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Title: The age-specific prevalence of human papillomavirus and risk of cytologic abnormalities in rural Nigeria: implications for screen-and-treat strategies.
Authors: Gage JC,  Ajenifuja KO,  Wentzensen NA,  Adepiti AC,  Eklund C,  Reilly M,  Hutchinson M,  Wacholder S,  Harford J,  Soliman AS,  Burk RD,  Schiffman M
Journal: Int J Cancer
Date: 2012 May 1
Branches: BB, CGB, MEB
PubMed ID: 21630264
PMC ID: PMC3227742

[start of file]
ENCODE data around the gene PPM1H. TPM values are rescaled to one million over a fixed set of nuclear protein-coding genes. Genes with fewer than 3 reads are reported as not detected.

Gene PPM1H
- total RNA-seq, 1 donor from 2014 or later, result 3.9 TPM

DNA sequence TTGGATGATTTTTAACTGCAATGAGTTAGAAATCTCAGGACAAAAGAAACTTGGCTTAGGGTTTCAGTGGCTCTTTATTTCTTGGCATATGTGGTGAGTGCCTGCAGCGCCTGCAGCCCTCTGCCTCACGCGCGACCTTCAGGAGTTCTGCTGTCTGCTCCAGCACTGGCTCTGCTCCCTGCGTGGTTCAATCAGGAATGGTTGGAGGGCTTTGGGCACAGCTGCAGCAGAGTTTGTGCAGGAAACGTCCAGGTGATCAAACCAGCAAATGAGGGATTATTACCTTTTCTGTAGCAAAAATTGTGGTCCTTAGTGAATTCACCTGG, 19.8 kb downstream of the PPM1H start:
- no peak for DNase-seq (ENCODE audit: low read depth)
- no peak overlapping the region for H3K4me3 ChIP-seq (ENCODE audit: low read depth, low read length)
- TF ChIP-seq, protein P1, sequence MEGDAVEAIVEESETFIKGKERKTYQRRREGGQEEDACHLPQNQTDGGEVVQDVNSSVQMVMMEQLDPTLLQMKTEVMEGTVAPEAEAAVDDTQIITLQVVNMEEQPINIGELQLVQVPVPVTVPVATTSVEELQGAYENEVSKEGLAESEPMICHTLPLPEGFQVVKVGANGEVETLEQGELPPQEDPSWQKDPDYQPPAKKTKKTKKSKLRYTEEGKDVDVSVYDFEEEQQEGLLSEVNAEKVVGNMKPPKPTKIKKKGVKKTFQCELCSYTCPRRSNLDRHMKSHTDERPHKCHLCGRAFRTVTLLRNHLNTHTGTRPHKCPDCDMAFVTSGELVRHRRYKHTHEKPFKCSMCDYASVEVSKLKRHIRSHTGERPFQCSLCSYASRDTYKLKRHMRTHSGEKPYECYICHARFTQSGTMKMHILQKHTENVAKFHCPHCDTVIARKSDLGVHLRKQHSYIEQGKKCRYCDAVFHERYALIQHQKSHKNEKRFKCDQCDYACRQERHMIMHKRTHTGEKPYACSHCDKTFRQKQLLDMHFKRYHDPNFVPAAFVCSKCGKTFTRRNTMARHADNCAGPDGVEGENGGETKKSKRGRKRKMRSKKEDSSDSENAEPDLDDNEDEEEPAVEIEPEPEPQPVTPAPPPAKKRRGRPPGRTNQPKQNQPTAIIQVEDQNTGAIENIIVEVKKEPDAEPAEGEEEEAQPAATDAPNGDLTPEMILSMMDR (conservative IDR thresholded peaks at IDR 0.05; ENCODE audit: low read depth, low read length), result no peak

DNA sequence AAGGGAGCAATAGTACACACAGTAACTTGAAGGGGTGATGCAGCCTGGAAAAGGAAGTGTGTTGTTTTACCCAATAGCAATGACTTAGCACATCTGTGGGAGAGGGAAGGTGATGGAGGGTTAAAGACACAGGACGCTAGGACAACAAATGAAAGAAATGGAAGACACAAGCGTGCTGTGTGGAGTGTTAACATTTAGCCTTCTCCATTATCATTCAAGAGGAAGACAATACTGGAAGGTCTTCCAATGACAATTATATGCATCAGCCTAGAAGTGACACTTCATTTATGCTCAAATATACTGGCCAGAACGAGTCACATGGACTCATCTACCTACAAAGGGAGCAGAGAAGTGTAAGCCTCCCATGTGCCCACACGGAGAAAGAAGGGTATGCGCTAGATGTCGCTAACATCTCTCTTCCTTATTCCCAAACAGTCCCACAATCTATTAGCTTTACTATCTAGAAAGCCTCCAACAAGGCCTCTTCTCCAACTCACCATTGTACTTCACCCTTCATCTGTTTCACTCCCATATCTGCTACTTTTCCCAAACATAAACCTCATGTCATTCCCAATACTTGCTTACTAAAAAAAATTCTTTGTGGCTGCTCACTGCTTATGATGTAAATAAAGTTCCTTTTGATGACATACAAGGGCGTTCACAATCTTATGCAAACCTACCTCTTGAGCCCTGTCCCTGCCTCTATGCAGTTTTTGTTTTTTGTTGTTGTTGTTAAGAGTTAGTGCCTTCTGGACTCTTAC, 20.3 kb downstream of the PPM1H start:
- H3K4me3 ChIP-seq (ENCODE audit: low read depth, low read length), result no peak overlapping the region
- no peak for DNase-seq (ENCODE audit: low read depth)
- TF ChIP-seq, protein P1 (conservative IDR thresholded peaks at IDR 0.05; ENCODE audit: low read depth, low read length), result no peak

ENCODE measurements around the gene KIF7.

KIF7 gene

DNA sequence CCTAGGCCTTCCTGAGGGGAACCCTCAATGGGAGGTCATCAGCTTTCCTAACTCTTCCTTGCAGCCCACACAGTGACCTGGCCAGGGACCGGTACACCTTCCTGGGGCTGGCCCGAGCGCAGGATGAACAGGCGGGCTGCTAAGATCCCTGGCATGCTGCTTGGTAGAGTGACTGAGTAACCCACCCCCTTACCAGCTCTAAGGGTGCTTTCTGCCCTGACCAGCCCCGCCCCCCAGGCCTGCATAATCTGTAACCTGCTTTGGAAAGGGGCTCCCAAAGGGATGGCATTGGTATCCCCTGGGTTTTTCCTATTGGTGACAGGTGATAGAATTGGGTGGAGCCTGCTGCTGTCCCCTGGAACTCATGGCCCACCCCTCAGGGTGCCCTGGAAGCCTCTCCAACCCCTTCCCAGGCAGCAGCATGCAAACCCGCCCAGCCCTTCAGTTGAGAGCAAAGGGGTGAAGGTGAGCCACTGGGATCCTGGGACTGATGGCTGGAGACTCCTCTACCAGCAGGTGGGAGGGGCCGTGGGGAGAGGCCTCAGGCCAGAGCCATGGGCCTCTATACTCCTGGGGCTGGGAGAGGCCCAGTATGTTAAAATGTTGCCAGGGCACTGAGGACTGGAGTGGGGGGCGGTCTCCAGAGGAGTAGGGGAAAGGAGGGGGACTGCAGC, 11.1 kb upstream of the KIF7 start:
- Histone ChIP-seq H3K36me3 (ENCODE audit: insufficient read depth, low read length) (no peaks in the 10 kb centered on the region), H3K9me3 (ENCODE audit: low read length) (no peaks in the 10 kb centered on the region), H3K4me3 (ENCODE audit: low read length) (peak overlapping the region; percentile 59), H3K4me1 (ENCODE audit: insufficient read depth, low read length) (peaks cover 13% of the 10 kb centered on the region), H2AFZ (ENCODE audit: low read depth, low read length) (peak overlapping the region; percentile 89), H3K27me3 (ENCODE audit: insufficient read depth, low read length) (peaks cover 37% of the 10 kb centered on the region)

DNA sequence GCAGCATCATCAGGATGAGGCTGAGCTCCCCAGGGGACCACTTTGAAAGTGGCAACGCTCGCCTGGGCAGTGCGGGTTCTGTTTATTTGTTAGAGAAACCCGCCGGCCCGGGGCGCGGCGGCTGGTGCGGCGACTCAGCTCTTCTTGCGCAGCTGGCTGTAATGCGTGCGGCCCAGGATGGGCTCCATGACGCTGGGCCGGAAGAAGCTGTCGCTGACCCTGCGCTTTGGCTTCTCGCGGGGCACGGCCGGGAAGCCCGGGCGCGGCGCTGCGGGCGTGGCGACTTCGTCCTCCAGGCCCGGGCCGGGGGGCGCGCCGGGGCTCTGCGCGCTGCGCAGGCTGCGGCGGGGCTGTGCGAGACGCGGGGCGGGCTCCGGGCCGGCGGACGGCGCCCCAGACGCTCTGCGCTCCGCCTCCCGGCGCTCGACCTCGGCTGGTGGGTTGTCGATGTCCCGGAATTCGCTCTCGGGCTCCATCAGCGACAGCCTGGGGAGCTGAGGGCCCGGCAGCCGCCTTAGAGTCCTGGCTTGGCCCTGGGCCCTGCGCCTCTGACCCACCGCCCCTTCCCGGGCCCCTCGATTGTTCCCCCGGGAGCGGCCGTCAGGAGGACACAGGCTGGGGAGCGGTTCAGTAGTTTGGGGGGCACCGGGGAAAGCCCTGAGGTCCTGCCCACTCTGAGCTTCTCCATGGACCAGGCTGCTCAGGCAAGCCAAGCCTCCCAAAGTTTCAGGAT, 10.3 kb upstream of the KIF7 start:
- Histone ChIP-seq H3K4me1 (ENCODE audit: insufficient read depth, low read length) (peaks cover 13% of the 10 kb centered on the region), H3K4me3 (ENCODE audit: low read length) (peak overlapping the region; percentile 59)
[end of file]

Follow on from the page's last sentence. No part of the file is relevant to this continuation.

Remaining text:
Abstract: Cervical screening for carcinogenic human papillomavirus (HPV) infection is being considered for low-income countries. Effectiveness requires targeted screening in older women in whom prevalent infections are more likely to be persistent and predictive of precancer. Some studies in West Africa have found unusually high HPV prevalences across all adult ages, which may reduce the positive predictive value (PPV) of HPV-based screening, if positivity in older women does not sufficiently predict elevated risk. We conducted a population-based study in rural Nigeria to identify HPV prevalence and associated cervical abnormalities. Using stratified random sampling, we enrolled women age 15+. Nonvirgins had a cervical exam including liquid-based cytology and PCR HPV DNA testing from residual cytology specimens. Two-thirds of invited women participated, and 14.7% had detectable carcinogenic HPV, a proportion that did not decline with age (p-trend = 0.36) and showed slight peaks in the 15-29 and 60-69 age groups. Among women of the age typically considered for screen-and-treat programs (30-49 years), 12.8% were HPV positive, and the PPV for high-grade or worse cytology was 16.4%. Comparatively, women age < 30 were more likely to be HPV positive (18.9%, p = 0.03) with a lower PPV (4.2% p = 0.05). Among women age 50+ (typically excluded from screening in resource-poor settings because inexpensive treatment is not available), HPV positivity was 14.2% with a PPV of 13.9%. In Irun and similar settings where HPV does not decline with age, HPV-based screen-and-treat programs might be feasible for mid-adult women because prevalence is sufficiently low and positivity predicts elevated risk of more easily treated precancer.